A previously unknown armed group calling itself the "Syrian Revolutionaries - Aleppo Province" claims to have kidnapped a group of Lebanese Shia pilgrims in exchange for an apology from Hezbollah leader Hassan Nasrallah.
"The kidnapped Lebanese are being looked after by us and are in good health," the group said in a statement received by Al Jazeera.
"Negotiations for their release are possible as soon as Nasrallah apologises ... Our problem is not with any particular community but with those who assist in the suppression of the uprising."
Hezbollah, the leading force in the current ruling coalition in Beirut, has close relations with the regime of Syrian President Bashar al-Assad and Iran.
Since the dozen or so returning pilgrims went missing on May 22 on their way back from Iran, Nasrallah has called for restraint and urged his followers to refrain from sectarian revenge attacks against Syrian Sunnis.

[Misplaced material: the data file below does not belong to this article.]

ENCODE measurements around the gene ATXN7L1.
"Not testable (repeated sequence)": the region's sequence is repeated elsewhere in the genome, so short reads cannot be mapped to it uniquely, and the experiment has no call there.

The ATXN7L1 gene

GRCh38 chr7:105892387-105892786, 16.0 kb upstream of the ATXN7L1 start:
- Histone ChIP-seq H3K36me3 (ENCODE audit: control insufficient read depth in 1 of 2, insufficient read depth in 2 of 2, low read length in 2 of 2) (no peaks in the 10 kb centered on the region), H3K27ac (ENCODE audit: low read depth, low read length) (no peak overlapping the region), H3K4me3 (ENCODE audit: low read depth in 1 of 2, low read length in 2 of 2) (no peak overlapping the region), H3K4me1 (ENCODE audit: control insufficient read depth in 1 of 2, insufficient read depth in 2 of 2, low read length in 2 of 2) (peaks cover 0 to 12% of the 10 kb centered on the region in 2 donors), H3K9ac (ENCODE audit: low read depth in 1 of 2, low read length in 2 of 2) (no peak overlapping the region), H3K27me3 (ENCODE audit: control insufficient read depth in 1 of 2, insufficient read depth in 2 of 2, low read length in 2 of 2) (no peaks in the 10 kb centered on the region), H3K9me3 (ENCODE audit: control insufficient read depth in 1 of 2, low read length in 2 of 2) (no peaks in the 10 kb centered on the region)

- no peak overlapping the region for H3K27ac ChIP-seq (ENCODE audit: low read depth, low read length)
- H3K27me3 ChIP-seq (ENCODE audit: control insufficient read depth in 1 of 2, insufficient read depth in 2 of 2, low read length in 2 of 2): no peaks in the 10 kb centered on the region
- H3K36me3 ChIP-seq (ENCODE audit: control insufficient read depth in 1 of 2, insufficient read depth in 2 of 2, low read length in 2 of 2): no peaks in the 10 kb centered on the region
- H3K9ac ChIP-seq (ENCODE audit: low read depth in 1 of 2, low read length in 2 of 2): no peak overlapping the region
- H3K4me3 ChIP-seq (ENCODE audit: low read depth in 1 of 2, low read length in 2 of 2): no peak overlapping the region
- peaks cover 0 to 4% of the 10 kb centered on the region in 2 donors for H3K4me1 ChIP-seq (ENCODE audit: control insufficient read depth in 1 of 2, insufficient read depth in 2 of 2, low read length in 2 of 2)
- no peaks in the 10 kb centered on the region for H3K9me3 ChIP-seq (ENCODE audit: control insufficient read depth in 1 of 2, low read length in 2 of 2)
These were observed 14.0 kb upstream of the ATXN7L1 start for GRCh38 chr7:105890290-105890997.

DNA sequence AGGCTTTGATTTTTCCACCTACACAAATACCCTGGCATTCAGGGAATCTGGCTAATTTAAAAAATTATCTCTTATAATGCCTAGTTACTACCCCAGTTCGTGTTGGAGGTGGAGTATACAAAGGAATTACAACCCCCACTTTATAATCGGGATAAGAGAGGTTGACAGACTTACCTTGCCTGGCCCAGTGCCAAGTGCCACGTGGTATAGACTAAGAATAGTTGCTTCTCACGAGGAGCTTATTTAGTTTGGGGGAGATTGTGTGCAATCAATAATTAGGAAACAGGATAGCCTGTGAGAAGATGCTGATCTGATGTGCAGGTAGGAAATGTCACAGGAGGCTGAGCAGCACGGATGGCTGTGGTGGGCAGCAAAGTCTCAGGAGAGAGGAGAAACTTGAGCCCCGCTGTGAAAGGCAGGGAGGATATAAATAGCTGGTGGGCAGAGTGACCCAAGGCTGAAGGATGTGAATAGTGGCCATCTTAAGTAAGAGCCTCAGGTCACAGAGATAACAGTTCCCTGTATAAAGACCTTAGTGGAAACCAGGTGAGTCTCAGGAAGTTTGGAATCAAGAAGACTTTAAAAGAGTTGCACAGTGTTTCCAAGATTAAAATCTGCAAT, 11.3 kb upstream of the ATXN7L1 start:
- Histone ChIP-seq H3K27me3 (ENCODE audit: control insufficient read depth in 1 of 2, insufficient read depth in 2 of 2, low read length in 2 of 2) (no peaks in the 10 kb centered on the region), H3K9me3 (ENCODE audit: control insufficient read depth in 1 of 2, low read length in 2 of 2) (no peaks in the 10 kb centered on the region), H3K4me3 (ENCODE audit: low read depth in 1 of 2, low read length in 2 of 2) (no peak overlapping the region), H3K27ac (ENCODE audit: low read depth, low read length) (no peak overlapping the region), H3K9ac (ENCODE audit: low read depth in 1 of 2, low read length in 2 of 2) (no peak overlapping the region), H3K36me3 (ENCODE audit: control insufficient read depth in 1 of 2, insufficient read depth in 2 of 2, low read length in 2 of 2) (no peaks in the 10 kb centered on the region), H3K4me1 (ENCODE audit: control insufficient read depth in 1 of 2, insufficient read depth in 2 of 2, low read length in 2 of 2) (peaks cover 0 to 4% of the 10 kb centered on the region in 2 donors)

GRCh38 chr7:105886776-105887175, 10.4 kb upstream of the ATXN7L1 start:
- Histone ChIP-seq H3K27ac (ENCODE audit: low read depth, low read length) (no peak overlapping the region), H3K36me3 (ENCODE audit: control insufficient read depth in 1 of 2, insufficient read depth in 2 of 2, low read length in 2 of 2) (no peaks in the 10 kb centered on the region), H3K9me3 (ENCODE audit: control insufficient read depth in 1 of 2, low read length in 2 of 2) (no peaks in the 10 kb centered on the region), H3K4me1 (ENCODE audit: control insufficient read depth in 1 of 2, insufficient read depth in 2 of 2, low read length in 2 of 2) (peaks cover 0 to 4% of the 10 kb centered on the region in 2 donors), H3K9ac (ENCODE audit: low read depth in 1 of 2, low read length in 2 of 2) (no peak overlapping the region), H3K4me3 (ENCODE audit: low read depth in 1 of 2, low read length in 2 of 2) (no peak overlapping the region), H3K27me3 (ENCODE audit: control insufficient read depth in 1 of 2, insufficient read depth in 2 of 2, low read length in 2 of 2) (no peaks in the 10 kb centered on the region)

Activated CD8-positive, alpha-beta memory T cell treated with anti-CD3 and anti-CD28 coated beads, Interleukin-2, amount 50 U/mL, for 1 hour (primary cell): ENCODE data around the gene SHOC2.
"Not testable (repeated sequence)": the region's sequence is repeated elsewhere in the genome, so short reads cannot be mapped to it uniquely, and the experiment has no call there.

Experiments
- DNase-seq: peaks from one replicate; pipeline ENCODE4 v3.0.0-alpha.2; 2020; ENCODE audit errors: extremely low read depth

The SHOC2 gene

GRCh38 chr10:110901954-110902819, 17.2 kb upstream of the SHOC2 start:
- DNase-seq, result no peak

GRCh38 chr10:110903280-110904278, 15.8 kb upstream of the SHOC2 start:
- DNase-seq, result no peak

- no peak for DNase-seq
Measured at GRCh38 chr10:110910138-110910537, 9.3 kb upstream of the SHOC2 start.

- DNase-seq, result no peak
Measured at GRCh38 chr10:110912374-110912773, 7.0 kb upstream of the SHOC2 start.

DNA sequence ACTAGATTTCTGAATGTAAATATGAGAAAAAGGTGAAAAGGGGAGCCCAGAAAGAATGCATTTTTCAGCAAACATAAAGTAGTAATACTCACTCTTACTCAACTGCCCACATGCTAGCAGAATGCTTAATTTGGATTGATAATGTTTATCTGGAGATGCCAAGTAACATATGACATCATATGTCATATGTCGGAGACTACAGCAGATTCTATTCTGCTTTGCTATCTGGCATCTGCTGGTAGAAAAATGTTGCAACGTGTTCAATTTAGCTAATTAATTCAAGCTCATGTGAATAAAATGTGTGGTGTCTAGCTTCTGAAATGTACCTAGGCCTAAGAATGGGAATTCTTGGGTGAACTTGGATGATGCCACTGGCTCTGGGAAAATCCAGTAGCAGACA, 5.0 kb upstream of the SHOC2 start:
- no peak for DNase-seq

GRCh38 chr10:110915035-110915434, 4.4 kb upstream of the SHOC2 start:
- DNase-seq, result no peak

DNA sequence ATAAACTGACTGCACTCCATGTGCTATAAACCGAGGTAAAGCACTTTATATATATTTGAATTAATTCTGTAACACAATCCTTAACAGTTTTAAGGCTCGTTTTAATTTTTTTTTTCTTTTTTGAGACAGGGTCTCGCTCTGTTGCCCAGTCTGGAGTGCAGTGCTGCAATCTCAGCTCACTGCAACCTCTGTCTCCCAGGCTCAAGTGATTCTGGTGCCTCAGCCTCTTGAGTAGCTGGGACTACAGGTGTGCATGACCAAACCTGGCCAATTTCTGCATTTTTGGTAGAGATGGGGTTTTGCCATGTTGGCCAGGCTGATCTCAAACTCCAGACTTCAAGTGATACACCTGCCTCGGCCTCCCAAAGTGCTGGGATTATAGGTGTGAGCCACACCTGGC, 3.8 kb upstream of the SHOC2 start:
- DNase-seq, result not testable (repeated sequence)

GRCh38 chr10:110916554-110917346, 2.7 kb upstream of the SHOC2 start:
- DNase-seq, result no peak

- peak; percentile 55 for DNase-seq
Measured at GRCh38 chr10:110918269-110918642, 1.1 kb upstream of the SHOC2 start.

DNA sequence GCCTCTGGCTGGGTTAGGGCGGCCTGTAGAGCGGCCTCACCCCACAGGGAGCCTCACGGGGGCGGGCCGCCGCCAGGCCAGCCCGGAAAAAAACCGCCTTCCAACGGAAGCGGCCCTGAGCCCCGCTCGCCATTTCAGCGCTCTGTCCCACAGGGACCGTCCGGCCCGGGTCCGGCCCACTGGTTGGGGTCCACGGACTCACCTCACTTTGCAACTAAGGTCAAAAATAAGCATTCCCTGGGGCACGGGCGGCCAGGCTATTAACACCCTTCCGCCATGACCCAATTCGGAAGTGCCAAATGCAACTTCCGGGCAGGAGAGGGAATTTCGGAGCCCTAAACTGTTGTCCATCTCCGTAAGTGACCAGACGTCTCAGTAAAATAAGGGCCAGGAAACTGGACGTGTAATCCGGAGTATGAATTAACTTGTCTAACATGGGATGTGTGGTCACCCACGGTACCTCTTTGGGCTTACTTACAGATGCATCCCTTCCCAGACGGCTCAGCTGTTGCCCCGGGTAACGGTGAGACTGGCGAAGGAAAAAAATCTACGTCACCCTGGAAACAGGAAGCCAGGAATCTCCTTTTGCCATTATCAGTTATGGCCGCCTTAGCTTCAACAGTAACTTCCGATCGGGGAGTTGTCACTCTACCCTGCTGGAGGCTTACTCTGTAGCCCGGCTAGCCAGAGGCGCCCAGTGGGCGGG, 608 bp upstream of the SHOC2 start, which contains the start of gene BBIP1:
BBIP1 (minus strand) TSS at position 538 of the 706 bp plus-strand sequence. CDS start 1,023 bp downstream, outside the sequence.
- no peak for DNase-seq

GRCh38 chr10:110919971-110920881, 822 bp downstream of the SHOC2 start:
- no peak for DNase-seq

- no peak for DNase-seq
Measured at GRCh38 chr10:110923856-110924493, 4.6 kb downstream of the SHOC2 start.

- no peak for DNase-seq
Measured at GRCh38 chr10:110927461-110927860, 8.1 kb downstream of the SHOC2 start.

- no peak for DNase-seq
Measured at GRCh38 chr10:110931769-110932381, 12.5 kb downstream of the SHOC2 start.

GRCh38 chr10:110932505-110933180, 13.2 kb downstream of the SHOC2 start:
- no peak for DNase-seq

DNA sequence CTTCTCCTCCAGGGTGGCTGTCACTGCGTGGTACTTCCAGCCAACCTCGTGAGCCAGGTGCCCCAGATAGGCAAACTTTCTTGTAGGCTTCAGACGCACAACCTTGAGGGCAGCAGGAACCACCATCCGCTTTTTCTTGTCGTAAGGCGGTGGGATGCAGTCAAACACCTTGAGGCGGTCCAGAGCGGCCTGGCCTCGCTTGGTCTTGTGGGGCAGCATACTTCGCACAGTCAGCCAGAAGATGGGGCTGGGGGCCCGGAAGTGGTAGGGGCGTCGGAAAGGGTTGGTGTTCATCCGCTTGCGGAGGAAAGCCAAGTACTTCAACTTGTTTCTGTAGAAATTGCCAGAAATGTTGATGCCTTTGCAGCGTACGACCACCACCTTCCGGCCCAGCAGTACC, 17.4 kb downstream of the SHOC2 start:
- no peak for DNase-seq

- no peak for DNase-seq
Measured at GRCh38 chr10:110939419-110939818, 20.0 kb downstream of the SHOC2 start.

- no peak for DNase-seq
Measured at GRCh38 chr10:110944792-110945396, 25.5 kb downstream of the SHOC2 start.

On Sunday, the outgoing head of the opposition Syrian National Council, Burhan Ghalioun, said the pilgrims were still being held in Syria. Earlier reports said they had resurfaced in Turkey.
"We spoke with some parties who had contacts with the group and we offered our assistance to have them freed," Ghalioun said.
The rebel Free Syrian Army, a loose coalition of armed groups that communicate with the SNC, has denied any involvement in the kidnapping.